U.S. Sen. Maria Cantwell has been using high gas prices to make a populist appeal to the Obama Administration to enact the rules she fought to include in the Wall Street reform bill; the rules regulate financial derivative markets and include regulations on oil speculators. Treasury Secretary Timothy Geithner has slowed the implementation of the derivative swap rules and the Commodity Futures Trading Commission has officially postponed them for six months.
Cantwell's rap? Speculators, as opposed to real buyers and sellers of oil, control 70 percent of the oil market, and artificially inflate prices with their elaborate trading schemes.
Maybe. Or maybe not.
Though they left out a key point about the impact that nationalized—and basically free—oil in Middle Eastern countries (and in Hugo Chavez's Venezuela) has on demand, and thus prices, the Washington Post published an excellent article on Sunday patiently explaining how oil prices work.
Here's what the Post said about Cantwell's bogeyman speculators:
Democrats usually blame "speculators" for soaring gas prices. And Goldman Sachs is usually high on the list. The investment bank runs some of the biggest commodity investment funds and has a widely used commodity benchmark composed largely of oil. Its influential analysts move markets.
Manipulation does happen. The most spectacular example is in natural gas, where prices dropped 8 percent in 14 seconds in after-hours trading on June 8. The Commodity Futures Trading Commission is investigating.
It happens in oil, too. Earlier this year, the commission charged two veteran oil traders with booking $50 million in profits by manipulating oil markets in 2008. They bought physical cargoes they didn't need to artificially inflate prices while also buying derivatives so they would profit as prices rose. They bought other derivatives that would pay off later when prices fell - which they did after the pair sold their physical barrels, catching other traders off guard.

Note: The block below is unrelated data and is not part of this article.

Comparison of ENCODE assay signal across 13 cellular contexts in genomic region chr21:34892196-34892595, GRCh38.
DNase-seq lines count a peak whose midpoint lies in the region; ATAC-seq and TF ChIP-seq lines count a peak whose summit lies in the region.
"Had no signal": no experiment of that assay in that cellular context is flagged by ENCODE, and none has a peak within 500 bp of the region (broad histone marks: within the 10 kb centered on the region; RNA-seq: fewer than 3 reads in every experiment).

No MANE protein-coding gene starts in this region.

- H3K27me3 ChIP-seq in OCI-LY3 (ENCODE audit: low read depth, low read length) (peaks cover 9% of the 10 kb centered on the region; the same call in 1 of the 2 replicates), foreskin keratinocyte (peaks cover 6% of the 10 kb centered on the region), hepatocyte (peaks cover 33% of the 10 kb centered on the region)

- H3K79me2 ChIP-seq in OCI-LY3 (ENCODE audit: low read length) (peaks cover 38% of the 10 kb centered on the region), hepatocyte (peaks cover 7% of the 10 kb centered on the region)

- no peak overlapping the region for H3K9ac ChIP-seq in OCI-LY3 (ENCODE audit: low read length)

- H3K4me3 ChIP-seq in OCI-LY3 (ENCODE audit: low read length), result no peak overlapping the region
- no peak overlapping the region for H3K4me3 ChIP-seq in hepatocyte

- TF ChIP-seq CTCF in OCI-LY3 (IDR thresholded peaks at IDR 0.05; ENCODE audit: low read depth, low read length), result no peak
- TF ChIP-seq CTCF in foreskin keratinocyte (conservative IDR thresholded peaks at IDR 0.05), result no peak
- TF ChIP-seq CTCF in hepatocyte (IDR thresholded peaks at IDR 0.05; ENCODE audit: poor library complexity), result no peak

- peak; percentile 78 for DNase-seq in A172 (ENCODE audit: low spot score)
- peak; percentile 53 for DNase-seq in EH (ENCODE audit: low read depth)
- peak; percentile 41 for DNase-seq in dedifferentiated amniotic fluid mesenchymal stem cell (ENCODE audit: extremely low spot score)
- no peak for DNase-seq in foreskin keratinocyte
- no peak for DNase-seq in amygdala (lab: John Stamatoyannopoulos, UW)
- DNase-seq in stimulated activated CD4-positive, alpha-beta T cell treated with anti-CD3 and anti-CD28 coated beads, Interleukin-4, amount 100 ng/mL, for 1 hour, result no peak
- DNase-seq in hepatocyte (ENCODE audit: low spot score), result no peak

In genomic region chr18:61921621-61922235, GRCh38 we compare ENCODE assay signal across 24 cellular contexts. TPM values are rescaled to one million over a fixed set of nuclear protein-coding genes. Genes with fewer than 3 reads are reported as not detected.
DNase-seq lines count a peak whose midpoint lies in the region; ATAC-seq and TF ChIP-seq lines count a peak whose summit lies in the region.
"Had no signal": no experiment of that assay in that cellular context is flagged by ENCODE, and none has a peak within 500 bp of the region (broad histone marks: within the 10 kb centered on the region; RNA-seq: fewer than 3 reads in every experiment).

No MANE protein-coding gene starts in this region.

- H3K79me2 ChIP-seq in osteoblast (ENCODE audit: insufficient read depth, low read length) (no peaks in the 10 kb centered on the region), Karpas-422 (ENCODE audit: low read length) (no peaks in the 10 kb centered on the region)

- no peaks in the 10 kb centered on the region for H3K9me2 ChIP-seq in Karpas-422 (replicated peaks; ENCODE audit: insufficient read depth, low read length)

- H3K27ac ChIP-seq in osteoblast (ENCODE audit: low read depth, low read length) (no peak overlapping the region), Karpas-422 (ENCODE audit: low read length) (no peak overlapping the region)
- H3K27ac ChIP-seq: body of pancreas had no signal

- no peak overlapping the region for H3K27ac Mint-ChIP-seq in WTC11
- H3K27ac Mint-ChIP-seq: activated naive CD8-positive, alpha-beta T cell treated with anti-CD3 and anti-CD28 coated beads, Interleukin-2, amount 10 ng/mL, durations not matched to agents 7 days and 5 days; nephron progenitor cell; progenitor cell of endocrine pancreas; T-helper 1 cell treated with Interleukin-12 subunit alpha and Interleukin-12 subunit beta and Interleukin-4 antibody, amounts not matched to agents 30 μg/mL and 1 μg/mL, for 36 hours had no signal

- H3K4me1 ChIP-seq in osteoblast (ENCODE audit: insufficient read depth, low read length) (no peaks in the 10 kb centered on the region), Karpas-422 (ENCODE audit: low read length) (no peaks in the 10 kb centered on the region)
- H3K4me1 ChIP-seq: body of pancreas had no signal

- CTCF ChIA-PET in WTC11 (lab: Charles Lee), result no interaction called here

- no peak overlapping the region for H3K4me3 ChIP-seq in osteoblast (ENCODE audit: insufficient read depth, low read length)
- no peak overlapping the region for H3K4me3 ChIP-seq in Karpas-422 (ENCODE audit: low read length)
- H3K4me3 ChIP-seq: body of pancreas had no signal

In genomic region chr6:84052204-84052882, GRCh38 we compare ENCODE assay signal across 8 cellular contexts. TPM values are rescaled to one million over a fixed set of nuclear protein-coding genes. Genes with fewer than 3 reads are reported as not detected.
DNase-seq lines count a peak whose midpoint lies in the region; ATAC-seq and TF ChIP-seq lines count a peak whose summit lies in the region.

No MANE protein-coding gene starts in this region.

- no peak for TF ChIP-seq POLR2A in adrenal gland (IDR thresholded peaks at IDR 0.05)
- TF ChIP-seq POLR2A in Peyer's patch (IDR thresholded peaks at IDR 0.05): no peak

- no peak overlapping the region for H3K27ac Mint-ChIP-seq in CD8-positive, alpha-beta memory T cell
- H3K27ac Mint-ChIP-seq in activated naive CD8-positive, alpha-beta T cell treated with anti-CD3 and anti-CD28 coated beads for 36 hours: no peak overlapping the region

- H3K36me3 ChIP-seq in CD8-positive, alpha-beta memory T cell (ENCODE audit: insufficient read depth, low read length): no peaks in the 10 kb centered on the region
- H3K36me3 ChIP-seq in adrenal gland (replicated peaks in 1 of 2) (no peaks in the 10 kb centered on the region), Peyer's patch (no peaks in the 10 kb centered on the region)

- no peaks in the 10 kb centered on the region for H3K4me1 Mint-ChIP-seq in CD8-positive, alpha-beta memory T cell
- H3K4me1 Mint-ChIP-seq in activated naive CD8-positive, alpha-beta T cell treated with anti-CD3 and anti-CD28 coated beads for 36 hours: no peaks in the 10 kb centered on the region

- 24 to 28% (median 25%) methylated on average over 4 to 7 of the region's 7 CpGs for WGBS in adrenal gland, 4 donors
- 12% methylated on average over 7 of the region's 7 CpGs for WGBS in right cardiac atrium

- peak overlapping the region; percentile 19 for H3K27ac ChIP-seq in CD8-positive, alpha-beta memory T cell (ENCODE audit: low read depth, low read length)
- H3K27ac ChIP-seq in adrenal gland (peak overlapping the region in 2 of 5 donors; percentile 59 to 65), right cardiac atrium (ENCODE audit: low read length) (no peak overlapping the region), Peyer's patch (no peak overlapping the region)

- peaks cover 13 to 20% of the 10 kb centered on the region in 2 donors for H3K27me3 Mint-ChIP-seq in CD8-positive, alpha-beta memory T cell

But in general, "speculation" is a loaded term for what investors do every day. Cornering a piece of the market can warp prices, but usually for a limited time.
Cantwell embarrassed Exxon CEO Rex Tillerson in May by getting him to acknowledge that basic supply and demand would put oil at $60-$70 a barrel at a time when it was priced at $98. Cantwell's implication: Speculation was responsible for the difference.
Given the Post's primer, though, I think the burden is on Cantwell now to say exactly how much of that $30 to $40 difference she thinks speculators are actually causing. I've got a message in to her office.